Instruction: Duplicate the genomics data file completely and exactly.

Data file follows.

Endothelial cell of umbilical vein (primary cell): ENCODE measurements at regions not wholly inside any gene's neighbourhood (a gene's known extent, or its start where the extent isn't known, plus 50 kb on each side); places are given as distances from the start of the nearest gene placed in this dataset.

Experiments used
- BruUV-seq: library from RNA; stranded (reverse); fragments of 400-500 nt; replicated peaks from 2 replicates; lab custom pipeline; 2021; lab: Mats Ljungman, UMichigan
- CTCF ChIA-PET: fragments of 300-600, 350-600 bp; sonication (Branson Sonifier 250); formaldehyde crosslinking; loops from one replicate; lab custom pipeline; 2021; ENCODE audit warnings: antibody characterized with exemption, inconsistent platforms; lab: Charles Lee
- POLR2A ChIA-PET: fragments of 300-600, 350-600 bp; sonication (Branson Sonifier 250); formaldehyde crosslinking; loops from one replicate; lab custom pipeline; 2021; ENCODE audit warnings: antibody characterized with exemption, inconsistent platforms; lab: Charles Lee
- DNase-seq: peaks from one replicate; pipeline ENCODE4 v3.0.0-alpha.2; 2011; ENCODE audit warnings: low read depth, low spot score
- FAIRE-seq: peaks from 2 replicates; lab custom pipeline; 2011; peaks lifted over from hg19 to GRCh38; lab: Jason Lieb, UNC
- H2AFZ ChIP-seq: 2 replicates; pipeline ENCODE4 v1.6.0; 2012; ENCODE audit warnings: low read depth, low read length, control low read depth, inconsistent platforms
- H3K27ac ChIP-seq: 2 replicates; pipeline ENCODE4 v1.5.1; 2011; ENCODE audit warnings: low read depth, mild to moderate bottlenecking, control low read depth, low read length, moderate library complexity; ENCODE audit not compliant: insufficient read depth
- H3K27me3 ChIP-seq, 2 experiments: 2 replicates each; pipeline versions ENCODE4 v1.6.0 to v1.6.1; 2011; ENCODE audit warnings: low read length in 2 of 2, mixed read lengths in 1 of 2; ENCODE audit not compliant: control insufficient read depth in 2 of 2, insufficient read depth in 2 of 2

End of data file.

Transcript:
Endothelial cell of umbilical vein (primary cell): ENCODE measurements at regions not wholly inside any gene's neighbourhood (a gene's known extent, or its start where the extent isn't known, plus 50 kb on each side); places are given as distances from the start of the nearest gene placed in this dataset.

Experiments used
- BruUV-seq: library from RNA; stranded (reverse); fragments of 400-500 nt; replicated peaks from 2 replicates; lab custom pipeline; 2021; lab: Mats Ljungman, UMichigan
- CTCF ChIA-PET: fragments of 300-600, 350-600 bp; sonication (Branson Sonifier 250); formaldehyde crosslinking; loops from one replicate; lab custom pipeline; 2021; ENCODE audit warnings: antibody characterized with exemption, inconsistent platforms; lab: Charles Lee
- POLR2A ChIA-PET: fragments of 300-600, 350-600 bp; sonication (Branson Sonifier 250); formaldehyde crosslinking; loops from one replicate; lab custom pipeline; 2021; ENCODE audit warnings: antibody characterized with exemption, inconsistent platforms; lab: Charles Lee
- DNase-seq: peaks from one replicate; pipeline ENCODE4 v3.0.0-alpha.2; 2011; ENCODE audit warnings: low read depth, low spot score
- FAIRE-seq: peaks from 2 replicates; lab custom pipeline; 2011; peaks lifted over from hg19 to GRCh38; lab: Jason Lieb, UNC
- H2AFZ ChIP-seq: 2 replicates; pipeline ENCODE4 v1.6.0; 2012; ENCODE audit warnings: low read depth, low read length, control low read depth, inconsistent platforms
- H3K27ac ChIP-seq: 2 replicates; pipeline ENCODE4 v1.5.1; 2011; ENCODE audit warnings: low read depth, mild to moderate bottlenecking, control low read depth, low read length, moderate library complexity; ENCODE audit not compliant: insufficient read depth
- H3K27me3 ChIP-seq, 2 experiments: 2 replicates each; pipeline versions ENCODE4 v1.6.0 to v1.6.1; 2011; ENCODE audit warnings: low read length in 2 of 2, mixed read lengths in 1 of 2; ENCODE audit not compliant: control insufficient read depth in 2 of 2, insufficient read depth in 2 of 2